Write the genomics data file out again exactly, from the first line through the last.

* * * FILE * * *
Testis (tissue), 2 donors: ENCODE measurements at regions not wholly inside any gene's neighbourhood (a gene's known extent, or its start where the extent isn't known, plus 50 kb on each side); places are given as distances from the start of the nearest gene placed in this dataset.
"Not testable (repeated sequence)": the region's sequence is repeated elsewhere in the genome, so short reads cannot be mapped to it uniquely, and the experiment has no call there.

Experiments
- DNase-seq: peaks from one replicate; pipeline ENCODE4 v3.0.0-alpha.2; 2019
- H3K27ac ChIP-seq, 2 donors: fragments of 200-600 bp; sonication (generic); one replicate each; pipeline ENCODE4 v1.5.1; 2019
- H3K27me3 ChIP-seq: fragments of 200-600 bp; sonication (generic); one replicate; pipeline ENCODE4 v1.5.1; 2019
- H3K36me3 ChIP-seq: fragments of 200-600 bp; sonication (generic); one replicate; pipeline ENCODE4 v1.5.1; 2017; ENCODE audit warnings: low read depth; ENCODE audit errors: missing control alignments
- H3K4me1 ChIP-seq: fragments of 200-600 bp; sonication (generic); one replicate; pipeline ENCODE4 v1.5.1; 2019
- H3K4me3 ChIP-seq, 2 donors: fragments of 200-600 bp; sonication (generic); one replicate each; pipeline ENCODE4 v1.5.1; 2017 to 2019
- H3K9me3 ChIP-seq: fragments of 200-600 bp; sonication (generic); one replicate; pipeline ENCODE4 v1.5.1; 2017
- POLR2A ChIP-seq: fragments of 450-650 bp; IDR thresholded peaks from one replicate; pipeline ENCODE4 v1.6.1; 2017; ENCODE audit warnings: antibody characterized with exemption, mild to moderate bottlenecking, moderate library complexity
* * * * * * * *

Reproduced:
Testis (tissue), 2 donors: ENCODE measurements at regions not wholly inside any gene's neighbourhood (a gene's known extent, or its start where the extent isn't known, plus 50 kb on each side); places are given as distances from the start of the nearest gene placed in this dataset.
"Not testable (repeated sequence)": the region's sequence is repeated elsewhere in the genome, so short reads cannot be mapped to it uniquely, and the experiment has no call there.

Experiments
- DNase-seq: peaks from one replicate; pipeline ENCODE4 v3.0.0-alpha.2; 2019
- H3K27ac ChIP-seq, 2 donors: fragments of 200-600 bp; sonication (generic); one replicate each; pipeline ENCODE4 v1.5.1; 2019
- H3K27me3 ChIP-seq: fragments of 200-600 bp; sonication (generic); one replicate; pipeline ENCODE4 v1.5.1; 2019
- H3K36me3 ChIP-seq: fragments of 200-600 bp; sonication (generic); one replicate; pipeline ENCODE4 v1.5.1; 2017; ENCODE audit warnings: low read depth; ENCODE audit errors: missing control alignments
- H3K4me1 ChIP-seq: fragments of 200-600 bp; sonication (generic); one replicate; pipeline ENCODE4 v1.5.1; 2019
- H3K4me3 ChIP-seq, 2 donors: fragments of 200-600 bp; sonication (generic); one replicate each; pipeline ENCODE4 v1.5.1; 2017 to 2019
- H3K9me3 ChIP-seq: fragments of 200-600 bp; sonication (generic); one replicate; pipeline ENCODE4 v1.5.1; 2017
- POLR2A ChIP-seq: fragments of 450-650 bp; IDR thresholded peaks from one replicate; pipeline ENCODE4 v1.6.1; 2017; ENCODE audit warnings: antibody characterized with exemption, mild to moderate bottlenecking, moderate library complexity